I'd been feeling a bit run down all day on Tuesday. It might've been the incessant drizzle but more likely it was the previous day's walk (and even more so the previous day's beer intake). But by the time I left the Roundhouse after Senegalese sensations Orchestra Baobab's exhilarating performance my back had straightened up and my spirits had lifted as high as that building's lofty rafters.
I'd seen them play as part of a double header with the Afro-Cuban All Stars in Somerset House back in 2004. On a balmy summer evening I swayed rapt in the Neoclassical courtyard and all felt well with the world. If they could repeat that trick in a railway shed in Chalk Farm then I would be convinced of their genius.
Well, they only went and did it. It's always a pleasure to watch a large band when they're firing on all cylinders and the ten piece Baobab were certainly doing that. Back in 1970 many of the original band members had been playing in Dakar's Miami Club as part of The Star Band which also featured Youssou N'Dour. A key contributor was, and still is, the Togolese guitarist Barthelemy Attisso. He'd been studying law in Dakar at the time (he now maintains a practice in the Togolese capital Lome) and when he joined the band his gorgeous guitar playing became an inimitable trademark of their sound, giving it an undeniable warmth and depth.
Having formed 47 years back it's no surprise they've lost a few members along the way. Casamance vocalist Laye Mboup died (in a car crash) as far back as 1974. Ndiouga Dieng passed away last year and his son, Alpha, was on stage to sing opening track Dee Moor Woor. Perhaps the most reggae infused of their works it still mixed in their trademark elements of swinging jazz, traditional West African music, and a generous dollop of Latin loveliness. Some son, some merengue, some pachanga. It's all mixed up so well you don't so much identify each ingredient as simply enjoy the sensation of being aurally massaged by them all at once.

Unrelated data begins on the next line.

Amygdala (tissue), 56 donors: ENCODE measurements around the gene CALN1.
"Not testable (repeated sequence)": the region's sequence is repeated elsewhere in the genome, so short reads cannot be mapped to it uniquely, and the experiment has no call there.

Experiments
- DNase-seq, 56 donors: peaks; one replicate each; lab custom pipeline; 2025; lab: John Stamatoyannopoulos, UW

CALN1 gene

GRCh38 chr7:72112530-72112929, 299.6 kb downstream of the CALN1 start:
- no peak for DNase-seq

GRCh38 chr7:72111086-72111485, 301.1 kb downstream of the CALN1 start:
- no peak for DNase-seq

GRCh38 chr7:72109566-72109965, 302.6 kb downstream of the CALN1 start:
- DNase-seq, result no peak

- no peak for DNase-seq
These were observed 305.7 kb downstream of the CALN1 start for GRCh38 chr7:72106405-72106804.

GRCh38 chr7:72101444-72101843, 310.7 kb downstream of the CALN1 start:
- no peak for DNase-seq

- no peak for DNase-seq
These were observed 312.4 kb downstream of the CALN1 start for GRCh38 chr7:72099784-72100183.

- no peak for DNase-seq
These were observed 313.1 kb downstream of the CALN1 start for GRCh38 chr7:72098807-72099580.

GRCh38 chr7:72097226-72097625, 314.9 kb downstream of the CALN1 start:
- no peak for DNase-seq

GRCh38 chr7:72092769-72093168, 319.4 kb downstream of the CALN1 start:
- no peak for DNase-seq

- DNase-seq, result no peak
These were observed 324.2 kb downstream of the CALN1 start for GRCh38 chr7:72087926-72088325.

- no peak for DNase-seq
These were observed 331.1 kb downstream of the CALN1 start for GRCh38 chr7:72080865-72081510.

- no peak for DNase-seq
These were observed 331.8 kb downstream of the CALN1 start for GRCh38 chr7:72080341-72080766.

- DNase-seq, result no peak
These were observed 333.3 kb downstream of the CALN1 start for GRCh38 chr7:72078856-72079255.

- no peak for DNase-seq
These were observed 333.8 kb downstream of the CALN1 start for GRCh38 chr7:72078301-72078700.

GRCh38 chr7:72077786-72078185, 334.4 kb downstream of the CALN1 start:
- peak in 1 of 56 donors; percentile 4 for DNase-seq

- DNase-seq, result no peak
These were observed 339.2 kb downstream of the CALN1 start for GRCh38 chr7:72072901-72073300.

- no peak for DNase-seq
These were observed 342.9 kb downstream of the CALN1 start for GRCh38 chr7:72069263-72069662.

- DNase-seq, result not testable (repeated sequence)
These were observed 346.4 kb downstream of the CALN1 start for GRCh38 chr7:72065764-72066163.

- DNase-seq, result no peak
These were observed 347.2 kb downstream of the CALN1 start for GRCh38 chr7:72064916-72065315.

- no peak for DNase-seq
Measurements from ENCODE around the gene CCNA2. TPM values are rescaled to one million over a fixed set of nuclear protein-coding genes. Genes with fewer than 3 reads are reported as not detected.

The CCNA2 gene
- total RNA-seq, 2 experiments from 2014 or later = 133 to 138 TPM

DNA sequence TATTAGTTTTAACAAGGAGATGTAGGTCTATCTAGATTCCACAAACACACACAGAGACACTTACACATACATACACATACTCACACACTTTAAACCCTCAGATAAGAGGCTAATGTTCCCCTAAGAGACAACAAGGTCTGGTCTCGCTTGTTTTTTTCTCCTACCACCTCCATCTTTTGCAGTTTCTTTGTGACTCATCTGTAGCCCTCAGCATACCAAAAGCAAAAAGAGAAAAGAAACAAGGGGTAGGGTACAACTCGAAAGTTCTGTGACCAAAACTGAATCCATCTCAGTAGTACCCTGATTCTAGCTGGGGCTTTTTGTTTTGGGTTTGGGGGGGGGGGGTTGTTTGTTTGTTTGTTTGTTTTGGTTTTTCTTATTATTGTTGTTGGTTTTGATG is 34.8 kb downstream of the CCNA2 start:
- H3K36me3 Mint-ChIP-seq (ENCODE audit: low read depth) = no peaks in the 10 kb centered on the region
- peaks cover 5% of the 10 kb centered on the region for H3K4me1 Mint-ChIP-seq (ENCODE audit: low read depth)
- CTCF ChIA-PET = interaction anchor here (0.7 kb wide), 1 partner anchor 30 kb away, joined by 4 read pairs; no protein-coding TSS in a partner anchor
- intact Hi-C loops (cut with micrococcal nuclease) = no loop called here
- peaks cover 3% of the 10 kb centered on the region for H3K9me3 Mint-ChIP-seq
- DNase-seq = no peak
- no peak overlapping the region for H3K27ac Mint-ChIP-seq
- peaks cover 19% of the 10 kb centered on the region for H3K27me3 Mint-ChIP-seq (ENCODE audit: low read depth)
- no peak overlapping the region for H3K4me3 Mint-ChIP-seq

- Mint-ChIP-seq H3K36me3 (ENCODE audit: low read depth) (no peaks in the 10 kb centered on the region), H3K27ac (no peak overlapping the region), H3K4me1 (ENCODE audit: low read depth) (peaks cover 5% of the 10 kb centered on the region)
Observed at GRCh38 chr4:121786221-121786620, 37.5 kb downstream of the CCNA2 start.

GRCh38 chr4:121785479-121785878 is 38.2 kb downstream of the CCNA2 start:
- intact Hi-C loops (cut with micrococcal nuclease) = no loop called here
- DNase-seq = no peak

Alpha Dieng, rather fantastically, stayed on stage for the rest of the set though he did rather cede control of proceedings to saxophonists Issa Cissoko and Thierno Koite. Swaggering around the stage, joshing with other band members, acting out pretend little conversations on the apron of the stage, and inviting each musician into the spotlight for a solo (the shyer ones were coaxed, almost shoved, to the front). No solo overstayed its welcome and each was a joy to behold. Sometimes I see the word 'blistering' used to describe solos but it wouldn't be right here. The players of Baobab seem to caress, rather than beat, the music out of their instruments.
There were no lowlights but for me Buul Ma Min was a particular highlight. It raised the hairs on my back, a huge round of applause, and most of the audience to their feet. For a nominally seated gig I'd rarely seen so many people up and dancing. When considering how many 'experienced' people were in the crowd (my gig going buddy Pam remarked that, for once, we were the youngsters) that was no small feat.
As snaking guitar line fed into joyous sax burst and thence into masterful timbales work I felt better and better, happier and happier. Sometimes the extraordinary power of music means we can forget about the everyday, put aside the (very real) worries of the world and live in the moment. Almost as if time has stood still. I'm very pleased to report that the medicine on offer from Orchestra Baobab on Tuesday night was very much of that nature. I'm still beaming now.